We've had a brief look at Santiago Vergini and heard a lot about Ignaccio Scocco, but we thought we'd check out what we consider to be the definitive view.
So we gave Sam Kelly, very much a trusted friend of Roker Report, a buzz. Sam covers Argentinian football for many sites, including his own at Hasta El Gol Siempre, and is also a producer of Hand Of Pod - the only English language podcast dealing with Argentinian football. We'd absolutely recommend keeping a keen eye on both over the coming months, especially with Gus Poyet clearly liking his South Americans.
Anyway, let's hear what Sam makes of our new duo.
Right then, Santiago Vergini... in general terms and by way of a quick introduction, what are Sunderland getting?
Sam Kelly: A 25-year-old centre back, born in Rosario, Argentina, but who first played first team football for Paraguayan giants Olimpia, before a one-season move to Hellas Verona and a subsequent return to his hometown, where he won Argentina's Torneo Final championship as part of a very stylish Newell's Old Boys side in the first half of last year.
Zooming in a little closer to the details now, what would you say his specific strengths and weaknesses are?
SK: He's decent with the ball at his feet - Gerardo Martino, who managed Newell's to that title and is now in charge of Barcelona, likes to have one centre back who can play the ball out of defence, and that was Vergini's job for Newell's.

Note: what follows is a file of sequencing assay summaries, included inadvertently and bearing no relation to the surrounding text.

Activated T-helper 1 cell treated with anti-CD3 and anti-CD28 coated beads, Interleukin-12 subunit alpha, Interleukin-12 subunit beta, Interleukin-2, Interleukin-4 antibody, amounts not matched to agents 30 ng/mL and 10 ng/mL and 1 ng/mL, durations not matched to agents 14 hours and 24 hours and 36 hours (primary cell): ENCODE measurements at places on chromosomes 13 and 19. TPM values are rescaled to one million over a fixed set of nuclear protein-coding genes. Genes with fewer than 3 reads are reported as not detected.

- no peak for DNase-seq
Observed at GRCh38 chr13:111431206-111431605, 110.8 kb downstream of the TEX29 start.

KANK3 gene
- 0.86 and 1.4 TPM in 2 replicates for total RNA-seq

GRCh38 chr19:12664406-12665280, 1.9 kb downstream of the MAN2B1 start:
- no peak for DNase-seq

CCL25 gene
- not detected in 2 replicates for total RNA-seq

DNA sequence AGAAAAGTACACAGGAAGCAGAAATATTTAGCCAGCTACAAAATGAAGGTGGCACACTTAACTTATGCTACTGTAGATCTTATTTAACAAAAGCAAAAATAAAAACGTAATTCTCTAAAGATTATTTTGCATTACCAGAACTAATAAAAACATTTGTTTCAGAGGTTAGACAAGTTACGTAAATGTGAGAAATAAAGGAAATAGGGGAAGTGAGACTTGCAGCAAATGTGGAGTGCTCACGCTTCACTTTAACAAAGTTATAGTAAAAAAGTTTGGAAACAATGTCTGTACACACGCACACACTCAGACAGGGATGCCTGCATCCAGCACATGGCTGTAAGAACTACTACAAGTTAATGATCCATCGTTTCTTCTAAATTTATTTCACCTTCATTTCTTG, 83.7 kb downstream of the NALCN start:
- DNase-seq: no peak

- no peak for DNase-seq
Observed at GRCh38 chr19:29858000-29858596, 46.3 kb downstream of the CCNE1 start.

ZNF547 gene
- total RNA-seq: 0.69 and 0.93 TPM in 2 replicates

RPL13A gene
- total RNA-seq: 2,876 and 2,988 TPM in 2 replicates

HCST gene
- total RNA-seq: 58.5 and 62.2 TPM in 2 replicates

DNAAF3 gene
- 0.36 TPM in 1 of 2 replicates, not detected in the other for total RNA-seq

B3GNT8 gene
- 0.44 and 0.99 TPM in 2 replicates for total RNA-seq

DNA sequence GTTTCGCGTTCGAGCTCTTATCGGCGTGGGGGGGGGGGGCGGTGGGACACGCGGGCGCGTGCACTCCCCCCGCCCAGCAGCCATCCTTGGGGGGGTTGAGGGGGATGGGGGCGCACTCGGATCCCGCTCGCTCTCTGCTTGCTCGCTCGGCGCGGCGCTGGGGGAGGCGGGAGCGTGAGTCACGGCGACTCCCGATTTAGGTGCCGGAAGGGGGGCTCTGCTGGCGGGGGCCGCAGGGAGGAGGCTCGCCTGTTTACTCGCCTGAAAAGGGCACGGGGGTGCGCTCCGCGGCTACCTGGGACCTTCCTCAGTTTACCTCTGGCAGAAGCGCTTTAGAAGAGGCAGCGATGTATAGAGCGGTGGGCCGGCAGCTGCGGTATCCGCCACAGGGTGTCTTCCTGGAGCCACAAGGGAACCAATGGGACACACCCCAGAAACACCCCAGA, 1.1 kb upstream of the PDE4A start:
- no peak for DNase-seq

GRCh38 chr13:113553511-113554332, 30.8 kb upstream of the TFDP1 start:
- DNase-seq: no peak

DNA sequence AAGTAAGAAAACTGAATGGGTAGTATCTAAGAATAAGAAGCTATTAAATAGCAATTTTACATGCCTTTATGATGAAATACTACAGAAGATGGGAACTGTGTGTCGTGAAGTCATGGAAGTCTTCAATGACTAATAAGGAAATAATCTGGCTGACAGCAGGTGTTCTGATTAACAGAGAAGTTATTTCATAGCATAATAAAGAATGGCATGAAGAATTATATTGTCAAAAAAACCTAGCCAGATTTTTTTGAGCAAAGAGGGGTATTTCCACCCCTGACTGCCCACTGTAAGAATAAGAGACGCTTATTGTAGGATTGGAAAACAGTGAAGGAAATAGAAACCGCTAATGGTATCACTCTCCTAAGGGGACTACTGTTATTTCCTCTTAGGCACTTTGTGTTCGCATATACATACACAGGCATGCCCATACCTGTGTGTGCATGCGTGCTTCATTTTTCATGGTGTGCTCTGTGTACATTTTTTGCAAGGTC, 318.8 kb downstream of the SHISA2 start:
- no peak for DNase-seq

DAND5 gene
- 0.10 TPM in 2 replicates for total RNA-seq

He's not the fastest in the world, though, and the Argentine league isn't packed full of lightning quick strikers, so some opponents in the Premier League might prove a bit of a steep learning curve for him initially. Positionally, he's good, but he'll need to make that count right away.
Looking in from a position of general ignorance, one of the real positives of this deal appears to be that Vergini was very comfortable in a similar kind of philosophy ans system under Martino at NOB as the one Poyet is trying to instill at Sunderland. Was that the case and, if so, is it something you could see him easily translate to English football?
SK: I've not seen much of Poyet's Sunderland, I must admit, but from the bits and pieces I have seen, and from what I've read, it sounds about right, yes; high pressing and an emphasis on possession, but looking to open opportunities up rather than fannying around in front of the opponents' penalty box for too long. To that end, Vergini was key to Martino's Newell's (see above), and I don't see why his abilities on the ball can't translate to the Premier League.
There seems to be a lot being made by some about Vergini being linked to Barcelona last summer. Surely that was never really on the cards though, was it?
SK: Yes and no. After taking charge there, Martino wanted a centre back brought in who could fit his philosophy, after forming the opinion that Carles Puyol's not going to last at the top level much longer. Ultimately that was frustrated, but it's natural that in the initial search, Vergini would have been a known quantity for the new manager.
I think that many fans will look at a 6-month stay at a club and worry. Can you give us a little context behind his Estudientes spell?
SK: I wouldn't worry about that too much. Estudiantes are far from being Argentina's worst-run club, but that's like saying Silvio Berlusconi is a long way from being Italy's least palatable leader; we're talking about a seriously high bar to clear. They were well-run and competitive for a number of years, but since Alejandro Sabella left as manager in late 2011, they've fallen away.